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the monstrous sum of twelve hundred billions of dollars, -an amount which all the great capitals of Europe could not have supplied, under fictitious names, which made the insult more galling.

The Consul, though delighted with the hospitality of the natives, was exceedingly annoyed by the ever-present spies. The servants furnished him by the Governor reported daily every incident in Mr. Hodgson's family; how many cigars he smoked; how often he coughed; and what he paid for eggs; besides levying black-mail on every vegetable he purchased.

The universal licentiousness, the established disregard of the marriage tie, and the general degradation of woman, present as dark a picture as can be imagined,

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MISCELLANEOUS.

On the very eve of our January issue, the "Record of an Obscure Man," which we briefly noticed in it, was followed by the promised drama.* The best exposition of its plan and aim is contained in that brief and touching introductory volume. The Tragedy itself, from the single reading we have given it, seems to us a very rich and noble contribution to our literature. The story is very simple; and is unfolded, not by the development of any intricate plot, but by the natural enough sequence of events in a single plantation holiday; and from scenes of calmest moral beauty, it culminates in the deepest passion and the purest moral heroism. A single element of mystery remains, which waits the promised Second Part for its solution. Except for this, the course of incident is natural and clear; and what is painfullest in it is fairly matched in painfulness by a single incident (out of many such) that has just come to our own hearing as fact. Slavery hides many such a tragedy of errors." The easy and simple form of this dramatic tale beguiles the author into rather a lingering and diffuse style of treatment. But, with very rare exceptions, the poetry reads admirably as poetry; and the story gains in naturalness and ease what it loses in condensed vigor. The most hazardous point in such a representation the negro character and dialect is evaded by a frank and noble idealizing. There is nothing in the persons or situations · hardly anything in the style of thought exhibited - but what may be fairly enough justified. The slave-mother's lament, and the address and hymn in solemn remembrance of the dying master, are full of as touching and noble pathos as anything we know. That they are also exquisite poetry, after an English rather than an African type, is not a fault, but a quality of the drama. It is better to succeed so, than to fail in attempting the "Uncle Tom" style of portraiture. The author has preferred to present what is genuinely human and poetic in the subject of her tale, in the forms that appeal most simply and familiarly to us; and what is lost in lifelikeness is more than made up in the profounder lessons of moral sympathy taught through so finely imaginative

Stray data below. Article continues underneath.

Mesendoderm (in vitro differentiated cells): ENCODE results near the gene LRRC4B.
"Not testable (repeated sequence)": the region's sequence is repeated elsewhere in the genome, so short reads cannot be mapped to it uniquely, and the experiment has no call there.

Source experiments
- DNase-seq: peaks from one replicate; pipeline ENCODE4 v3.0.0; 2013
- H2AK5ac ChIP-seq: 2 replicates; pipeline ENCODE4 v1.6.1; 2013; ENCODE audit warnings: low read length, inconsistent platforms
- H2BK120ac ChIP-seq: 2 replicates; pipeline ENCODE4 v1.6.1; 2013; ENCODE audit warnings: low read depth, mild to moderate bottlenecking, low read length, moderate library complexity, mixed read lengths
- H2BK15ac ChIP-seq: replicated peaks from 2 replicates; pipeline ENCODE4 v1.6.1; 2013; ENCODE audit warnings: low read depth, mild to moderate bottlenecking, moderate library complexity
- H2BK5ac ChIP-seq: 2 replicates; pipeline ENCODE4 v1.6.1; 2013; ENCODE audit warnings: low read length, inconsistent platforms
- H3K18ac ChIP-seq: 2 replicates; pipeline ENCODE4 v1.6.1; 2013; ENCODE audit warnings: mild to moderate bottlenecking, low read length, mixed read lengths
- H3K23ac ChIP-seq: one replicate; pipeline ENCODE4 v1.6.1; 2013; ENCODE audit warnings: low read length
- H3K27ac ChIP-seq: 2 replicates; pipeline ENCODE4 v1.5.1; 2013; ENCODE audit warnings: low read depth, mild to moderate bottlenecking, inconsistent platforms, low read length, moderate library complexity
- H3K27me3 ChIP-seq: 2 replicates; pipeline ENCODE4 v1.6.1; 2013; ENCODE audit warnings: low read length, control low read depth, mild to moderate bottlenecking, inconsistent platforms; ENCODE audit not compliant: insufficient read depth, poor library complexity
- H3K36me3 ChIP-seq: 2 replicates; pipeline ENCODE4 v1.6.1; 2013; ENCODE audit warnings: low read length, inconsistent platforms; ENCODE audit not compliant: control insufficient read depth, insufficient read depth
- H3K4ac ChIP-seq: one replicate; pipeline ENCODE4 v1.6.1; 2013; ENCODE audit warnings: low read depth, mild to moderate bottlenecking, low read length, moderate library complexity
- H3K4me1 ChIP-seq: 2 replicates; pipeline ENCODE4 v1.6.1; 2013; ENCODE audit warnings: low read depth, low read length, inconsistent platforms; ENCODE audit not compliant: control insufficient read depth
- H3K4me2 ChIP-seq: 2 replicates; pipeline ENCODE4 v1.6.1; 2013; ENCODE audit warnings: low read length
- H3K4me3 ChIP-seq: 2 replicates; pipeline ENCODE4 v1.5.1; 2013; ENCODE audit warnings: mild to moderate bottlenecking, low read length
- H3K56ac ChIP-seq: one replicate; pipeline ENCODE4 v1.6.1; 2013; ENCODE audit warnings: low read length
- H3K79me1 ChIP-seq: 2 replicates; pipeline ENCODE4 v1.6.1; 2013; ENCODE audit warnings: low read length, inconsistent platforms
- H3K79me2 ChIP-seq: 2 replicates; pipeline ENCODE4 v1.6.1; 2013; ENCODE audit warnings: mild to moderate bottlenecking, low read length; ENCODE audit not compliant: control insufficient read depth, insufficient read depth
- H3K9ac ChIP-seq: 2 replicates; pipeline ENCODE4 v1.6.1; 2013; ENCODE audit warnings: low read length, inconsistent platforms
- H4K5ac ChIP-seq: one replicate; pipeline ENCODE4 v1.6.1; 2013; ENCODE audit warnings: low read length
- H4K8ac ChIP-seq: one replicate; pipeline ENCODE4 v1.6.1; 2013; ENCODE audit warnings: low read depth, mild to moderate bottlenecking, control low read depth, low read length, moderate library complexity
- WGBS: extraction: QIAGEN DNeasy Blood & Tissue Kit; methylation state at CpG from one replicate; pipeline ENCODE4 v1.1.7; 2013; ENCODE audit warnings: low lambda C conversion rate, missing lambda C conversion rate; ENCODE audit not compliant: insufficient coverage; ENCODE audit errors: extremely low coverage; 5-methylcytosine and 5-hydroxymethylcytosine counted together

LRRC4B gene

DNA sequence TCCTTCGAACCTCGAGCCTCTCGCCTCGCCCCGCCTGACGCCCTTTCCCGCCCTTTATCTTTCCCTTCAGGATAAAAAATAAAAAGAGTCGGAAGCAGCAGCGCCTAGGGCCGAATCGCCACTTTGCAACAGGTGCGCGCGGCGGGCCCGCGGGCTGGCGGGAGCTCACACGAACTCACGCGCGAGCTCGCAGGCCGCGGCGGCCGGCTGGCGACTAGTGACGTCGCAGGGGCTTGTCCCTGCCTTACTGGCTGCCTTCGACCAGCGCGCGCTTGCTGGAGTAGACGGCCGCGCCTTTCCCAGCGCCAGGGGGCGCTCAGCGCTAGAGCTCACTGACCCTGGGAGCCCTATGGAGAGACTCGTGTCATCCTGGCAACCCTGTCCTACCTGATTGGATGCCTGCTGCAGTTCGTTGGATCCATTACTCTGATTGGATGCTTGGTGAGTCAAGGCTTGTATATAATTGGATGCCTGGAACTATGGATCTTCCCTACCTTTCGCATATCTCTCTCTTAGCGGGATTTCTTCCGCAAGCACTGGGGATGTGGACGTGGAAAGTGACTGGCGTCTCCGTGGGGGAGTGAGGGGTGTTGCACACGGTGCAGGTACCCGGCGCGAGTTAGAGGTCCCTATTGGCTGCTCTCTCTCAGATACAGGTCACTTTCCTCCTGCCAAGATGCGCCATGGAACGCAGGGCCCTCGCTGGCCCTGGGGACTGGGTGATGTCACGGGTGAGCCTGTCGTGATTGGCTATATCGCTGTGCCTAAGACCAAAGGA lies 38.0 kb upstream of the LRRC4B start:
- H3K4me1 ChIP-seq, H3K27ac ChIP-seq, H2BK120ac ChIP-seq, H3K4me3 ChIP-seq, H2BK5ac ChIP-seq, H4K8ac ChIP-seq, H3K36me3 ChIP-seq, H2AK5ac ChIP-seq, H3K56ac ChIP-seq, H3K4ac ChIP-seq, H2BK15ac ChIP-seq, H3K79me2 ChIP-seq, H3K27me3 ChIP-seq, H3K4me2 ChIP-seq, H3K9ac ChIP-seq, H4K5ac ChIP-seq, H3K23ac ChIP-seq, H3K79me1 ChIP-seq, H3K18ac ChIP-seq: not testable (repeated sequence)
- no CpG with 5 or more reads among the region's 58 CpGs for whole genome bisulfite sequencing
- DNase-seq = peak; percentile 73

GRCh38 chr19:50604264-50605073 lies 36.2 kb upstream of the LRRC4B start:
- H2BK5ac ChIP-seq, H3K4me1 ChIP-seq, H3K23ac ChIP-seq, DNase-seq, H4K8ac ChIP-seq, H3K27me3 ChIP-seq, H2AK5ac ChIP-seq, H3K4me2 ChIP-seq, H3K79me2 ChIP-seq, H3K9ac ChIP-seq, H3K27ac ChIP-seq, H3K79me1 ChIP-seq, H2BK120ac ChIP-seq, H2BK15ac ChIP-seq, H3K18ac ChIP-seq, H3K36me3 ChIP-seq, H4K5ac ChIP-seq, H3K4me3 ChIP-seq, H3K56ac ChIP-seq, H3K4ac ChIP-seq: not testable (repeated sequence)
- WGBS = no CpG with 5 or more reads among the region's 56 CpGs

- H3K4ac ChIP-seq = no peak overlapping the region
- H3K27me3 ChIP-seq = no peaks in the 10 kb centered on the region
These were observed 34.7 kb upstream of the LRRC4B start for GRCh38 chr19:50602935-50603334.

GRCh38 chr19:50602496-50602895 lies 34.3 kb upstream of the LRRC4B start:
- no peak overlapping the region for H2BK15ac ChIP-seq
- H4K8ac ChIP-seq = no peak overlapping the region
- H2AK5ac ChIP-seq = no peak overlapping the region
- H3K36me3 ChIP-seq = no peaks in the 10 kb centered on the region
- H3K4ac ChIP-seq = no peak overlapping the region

a medium.

* Tragedy of Errors. Boston: Ticknor and Fields.